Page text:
In the literal sense, Frank is an adult male – roughly 5′ 10 – who wears a magnificent paper mâché crown equipped with bulging blue eyes and a moony mouth. Frank’s the frontman of an avant-garde band named “Soronprfbs” – a name that’s not so much a title, but something you say as you cough up phlegm.
He pushes his bandmates to their limits and makes them reach deep inside themselves to pull out new emotions and musical ambiance. For newcomer Jon Burroughs (played by Domhnall Gleeson of About Time), the experience is overwhelming and thrilling. He’s a bit worried though when he’s taken deep into the forest for an undetermined amount of time to “work on the album”.
The clan Frank attracts isn’t so much a cult, though many would agree the music provided by “Soronprfbs” is only meant for an underground movement. The musicians who surround Frank, as well as the fans who catch tidbits of the eccentric band on YouTube, are people who find exuberance in the absurd and unsupervised believing. Jon is taken in effortlessly, and easily slides his keyboard contributions into a debut live performance.
But, Frank – Leonard Abrahamson’s magical movie – has a lot to interpret. Let’s just say if Jon Ronson and Peter Straughan’s screenplay revealed Frank was a figment of everyone’s imagination, that twist would still fit within this alluring universe.
Michael Fassbender’s extrodinary masked performance anchoring this fantastic film stands for the peaks and valleys artists often find themselves confronting.
There’s the elation of finding a groove and finding a voice that somehow fits into a grand experimental opus of wonder. It’s here where you find out you’re not alone. Then, there’s the doubt and frustration of facing the fear that a passion project may not come to fruition. That group of dreamers hoping to gain success in what they love are really just a mishmash of people who share the same ambitions. No matter how many times you all practice building a pyramid, there seems to be an unstoppable force causing a hitch.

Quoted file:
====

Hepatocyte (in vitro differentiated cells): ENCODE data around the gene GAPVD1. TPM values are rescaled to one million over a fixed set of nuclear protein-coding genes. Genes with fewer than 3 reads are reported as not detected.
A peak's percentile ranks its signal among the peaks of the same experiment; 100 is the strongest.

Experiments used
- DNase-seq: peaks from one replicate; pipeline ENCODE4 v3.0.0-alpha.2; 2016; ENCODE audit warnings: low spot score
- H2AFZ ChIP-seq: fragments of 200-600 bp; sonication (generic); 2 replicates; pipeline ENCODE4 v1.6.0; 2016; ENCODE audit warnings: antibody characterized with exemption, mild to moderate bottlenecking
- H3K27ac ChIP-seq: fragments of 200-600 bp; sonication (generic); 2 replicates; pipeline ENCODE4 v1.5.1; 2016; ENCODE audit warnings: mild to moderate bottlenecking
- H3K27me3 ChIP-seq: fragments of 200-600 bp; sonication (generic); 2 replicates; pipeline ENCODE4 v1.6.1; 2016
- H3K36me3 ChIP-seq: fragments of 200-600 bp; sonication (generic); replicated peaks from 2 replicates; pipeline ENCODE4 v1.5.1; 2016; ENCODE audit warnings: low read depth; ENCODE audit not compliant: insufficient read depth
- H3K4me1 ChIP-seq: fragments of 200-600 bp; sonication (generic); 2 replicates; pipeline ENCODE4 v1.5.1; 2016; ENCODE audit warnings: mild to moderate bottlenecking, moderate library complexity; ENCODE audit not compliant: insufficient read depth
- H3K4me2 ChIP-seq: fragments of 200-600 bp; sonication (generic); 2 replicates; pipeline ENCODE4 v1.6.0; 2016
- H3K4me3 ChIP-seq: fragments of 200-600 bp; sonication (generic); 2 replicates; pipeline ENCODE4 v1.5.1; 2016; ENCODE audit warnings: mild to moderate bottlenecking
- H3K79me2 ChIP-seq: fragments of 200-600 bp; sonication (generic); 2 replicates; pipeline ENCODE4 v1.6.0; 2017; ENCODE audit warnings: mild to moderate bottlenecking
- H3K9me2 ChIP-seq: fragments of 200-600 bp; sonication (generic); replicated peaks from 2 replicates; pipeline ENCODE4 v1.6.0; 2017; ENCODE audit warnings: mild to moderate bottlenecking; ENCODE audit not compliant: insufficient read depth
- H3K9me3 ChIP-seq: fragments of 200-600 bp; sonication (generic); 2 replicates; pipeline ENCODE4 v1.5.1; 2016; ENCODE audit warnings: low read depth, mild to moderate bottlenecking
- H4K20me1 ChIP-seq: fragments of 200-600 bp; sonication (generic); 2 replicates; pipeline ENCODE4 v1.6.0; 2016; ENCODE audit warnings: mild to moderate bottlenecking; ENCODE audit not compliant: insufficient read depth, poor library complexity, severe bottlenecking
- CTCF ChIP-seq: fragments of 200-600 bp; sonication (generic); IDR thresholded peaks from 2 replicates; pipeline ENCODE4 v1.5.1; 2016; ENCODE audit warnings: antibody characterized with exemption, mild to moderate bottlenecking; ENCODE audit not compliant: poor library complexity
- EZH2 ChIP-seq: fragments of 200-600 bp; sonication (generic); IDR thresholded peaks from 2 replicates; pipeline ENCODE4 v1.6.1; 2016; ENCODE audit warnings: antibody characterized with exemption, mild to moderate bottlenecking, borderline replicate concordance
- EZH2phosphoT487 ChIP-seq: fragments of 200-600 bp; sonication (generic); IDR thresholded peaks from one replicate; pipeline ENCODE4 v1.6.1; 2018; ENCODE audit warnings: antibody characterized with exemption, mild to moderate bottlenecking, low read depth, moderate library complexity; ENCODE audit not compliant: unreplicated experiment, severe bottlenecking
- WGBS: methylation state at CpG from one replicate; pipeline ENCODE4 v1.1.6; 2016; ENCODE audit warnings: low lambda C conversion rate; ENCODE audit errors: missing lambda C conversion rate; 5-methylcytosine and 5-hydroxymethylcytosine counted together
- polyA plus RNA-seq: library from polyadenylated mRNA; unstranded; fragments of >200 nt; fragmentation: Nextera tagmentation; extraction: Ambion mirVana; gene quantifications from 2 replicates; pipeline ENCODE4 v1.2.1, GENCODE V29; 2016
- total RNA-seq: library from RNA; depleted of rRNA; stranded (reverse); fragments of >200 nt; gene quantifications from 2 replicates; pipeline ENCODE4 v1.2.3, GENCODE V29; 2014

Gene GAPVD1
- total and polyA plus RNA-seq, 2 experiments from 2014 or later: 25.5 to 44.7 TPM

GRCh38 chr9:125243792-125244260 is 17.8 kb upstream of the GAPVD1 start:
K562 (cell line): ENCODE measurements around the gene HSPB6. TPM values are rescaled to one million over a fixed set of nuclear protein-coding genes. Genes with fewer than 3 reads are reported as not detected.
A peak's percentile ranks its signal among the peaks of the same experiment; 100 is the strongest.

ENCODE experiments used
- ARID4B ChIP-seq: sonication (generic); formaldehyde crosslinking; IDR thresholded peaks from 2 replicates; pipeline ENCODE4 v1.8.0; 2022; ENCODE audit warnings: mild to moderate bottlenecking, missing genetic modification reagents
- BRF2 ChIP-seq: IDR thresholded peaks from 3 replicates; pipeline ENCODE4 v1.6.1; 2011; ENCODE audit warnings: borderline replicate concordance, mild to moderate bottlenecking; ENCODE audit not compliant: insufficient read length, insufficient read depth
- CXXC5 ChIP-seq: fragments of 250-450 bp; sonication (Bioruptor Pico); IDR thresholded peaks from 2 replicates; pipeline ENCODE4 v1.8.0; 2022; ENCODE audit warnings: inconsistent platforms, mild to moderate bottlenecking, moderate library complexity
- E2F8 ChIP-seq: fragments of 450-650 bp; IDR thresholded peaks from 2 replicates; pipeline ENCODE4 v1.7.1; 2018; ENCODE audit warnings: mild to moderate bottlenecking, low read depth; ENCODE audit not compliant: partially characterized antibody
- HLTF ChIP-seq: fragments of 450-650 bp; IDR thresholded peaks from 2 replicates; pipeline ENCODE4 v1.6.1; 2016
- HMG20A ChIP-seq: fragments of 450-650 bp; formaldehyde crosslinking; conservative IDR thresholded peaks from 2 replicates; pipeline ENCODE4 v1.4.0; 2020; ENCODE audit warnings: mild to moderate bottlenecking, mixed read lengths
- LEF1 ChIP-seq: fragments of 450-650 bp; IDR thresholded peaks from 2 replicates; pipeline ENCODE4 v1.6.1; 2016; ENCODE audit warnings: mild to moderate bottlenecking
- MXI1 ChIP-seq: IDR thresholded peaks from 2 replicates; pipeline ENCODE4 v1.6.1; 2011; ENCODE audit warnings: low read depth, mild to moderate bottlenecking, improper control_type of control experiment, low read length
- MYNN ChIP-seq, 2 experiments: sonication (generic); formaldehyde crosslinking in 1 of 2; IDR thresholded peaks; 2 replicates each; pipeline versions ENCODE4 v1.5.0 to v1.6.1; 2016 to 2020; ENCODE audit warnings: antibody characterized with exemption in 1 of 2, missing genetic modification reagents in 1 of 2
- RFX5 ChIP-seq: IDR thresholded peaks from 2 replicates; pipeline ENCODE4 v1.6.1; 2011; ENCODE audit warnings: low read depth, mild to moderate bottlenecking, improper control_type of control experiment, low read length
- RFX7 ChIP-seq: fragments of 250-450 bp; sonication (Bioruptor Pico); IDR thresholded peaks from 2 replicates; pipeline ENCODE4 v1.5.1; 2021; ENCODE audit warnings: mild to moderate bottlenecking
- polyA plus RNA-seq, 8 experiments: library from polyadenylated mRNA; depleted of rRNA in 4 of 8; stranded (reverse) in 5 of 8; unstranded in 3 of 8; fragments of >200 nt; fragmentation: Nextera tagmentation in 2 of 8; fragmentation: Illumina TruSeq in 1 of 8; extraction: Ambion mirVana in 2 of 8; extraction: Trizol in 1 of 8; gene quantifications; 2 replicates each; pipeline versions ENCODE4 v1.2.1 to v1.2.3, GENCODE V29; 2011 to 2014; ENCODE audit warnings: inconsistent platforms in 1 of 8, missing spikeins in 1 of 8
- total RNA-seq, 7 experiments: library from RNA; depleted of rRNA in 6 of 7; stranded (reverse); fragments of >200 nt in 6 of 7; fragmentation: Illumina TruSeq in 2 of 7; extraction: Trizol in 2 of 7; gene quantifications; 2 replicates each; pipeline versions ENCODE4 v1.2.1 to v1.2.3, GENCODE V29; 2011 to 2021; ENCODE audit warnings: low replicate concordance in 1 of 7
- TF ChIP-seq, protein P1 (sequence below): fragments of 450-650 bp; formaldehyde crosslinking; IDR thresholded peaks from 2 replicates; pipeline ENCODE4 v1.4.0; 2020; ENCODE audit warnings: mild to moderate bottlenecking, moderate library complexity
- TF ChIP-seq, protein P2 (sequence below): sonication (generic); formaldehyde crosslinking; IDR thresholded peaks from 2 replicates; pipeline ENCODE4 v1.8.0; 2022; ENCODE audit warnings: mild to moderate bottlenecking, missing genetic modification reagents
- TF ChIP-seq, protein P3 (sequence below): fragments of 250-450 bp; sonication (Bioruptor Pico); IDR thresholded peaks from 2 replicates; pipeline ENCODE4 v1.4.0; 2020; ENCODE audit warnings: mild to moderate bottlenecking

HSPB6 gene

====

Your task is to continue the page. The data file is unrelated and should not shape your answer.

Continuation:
The story that Frank tells is that sometimes apprehension is a good thing. An art can’t be forced, and inspiration can’t be manufactured. There are many times in Frank where Jon sees an opportunity to expand the band’s audience and the musicians (including a loonily funny turn from Maggie Gyllenhaal) have flakey reactions. At first, we feel Jon’s feelings of annoyance, but Abrahamson (along with Ronson and Straughan) shows us the other side of the argument. Comfortably residing in “artistic purgatory” is comprehensible; even when Gyllenhaal is whaling into her mic and jamming on her theremin.
Frank is a strange cookie but sincere with every beat. It has occasions of pluckiness, but that’s to be expected in a film that refuses to be a quirky indie, but is also willing to compromise. The music is surreal and unheard of, which gives Frank its undeniable distinction. A track titled I Love You All sums up the whole enchilada.
For a film held together by a blank bobbling cranium, Abrahamson’s dramedy sure makes us feel a lot.